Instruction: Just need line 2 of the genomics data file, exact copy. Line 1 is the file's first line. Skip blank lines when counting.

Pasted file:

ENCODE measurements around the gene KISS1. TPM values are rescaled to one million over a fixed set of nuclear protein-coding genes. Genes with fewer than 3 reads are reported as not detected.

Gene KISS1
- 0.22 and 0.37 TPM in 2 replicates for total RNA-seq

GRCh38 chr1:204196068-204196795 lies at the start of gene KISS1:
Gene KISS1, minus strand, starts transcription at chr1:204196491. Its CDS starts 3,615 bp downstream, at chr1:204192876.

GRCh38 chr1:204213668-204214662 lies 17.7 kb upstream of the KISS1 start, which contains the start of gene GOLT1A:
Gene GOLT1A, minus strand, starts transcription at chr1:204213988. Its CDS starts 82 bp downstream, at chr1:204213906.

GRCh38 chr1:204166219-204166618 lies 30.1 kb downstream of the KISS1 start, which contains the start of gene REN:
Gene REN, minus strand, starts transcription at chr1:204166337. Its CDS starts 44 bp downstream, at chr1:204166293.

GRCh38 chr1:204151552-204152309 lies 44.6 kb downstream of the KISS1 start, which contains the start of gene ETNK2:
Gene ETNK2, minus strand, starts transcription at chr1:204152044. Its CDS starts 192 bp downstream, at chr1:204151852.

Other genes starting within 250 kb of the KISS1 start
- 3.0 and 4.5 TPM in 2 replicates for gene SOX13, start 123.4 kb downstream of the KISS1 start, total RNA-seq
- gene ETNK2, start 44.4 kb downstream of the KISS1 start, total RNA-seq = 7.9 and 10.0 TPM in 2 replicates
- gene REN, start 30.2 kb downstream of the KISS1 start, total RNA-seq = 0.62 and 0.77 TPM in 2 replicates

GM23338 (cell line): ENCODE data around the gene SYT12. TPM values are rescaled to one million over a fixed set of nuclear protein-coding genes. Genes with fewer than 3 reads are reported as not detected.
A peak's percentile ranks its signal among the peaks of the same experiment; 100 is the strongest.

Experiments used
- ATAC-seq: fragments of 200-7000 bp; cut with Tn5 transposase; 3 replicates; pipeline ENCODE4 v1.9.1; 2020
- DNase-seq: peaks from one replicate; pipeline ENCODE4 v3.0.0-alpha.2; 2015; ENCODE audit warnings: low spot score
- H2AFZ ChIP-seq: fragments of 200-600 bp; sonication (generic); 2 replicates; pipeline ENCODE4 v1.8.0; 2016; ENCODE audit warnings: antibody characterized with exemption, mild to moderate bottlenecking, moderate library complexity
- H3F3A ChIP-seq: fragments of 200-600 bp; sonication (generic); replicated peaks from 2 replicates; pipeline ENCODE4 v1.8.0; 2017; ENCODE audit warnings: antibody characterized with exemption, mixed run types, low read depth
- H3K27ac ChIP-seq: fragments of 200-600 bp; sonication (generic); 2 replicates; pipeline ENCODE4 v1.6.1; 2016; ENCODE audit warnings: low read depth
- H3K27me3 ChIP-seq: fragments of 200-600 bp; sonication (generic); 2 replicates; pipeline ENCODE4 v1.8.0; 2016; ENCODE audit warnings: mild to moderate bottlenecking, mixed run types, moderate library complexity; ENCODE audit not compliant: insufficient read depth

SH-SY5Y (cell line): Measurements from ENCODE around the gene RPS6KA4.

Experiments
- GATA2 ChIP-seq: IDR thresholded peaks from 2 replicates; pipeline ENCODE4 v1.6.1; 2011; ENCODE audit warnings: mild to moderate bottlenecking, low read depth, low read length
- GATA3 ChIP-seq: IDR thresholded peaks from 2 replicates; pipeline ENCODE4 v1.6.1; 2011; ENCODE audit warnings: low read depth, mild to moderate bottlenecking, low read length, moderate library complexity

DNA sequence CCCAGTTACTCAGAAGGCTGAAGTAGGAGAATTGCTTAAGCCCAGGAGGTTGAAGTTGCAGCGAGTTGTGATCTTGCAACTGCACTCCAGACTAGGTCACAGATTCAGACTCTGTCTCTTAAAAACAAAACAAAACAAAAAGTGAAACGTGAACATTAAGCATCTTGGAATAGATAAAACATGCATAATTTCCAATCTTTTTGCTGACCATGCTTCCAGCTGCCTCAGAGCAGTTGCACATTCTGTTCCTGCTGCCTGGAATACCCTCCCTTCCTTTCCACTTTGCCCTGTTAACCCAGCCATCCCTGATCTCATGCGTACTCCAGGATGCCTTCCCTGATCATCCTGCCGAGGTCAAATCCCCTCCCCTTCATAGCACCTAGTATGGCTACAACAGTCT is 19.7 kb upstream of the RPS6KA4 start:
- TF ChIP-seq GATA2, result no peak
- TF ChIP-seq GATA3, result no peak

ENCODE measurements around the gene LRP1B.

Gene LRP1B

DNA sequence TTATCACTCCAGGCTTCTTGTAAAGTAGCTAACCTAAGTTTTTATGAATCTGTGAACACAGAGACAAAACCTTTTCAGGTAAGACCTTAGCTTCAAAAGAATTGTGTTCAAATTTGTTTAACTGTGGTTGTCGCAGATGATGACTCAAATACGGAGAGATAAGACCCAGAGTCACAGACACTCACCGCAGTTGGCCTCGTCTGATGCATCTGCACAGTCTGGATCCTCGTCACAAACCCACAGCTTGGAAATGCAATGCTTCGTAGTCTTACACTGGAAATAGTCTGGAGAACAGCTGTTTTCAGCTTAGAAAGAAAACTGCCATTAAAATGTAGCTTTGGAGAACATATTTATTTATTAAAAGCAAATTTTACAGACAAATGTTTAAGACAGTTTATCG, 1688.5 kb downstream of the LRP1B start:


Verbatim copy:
Gene KISS1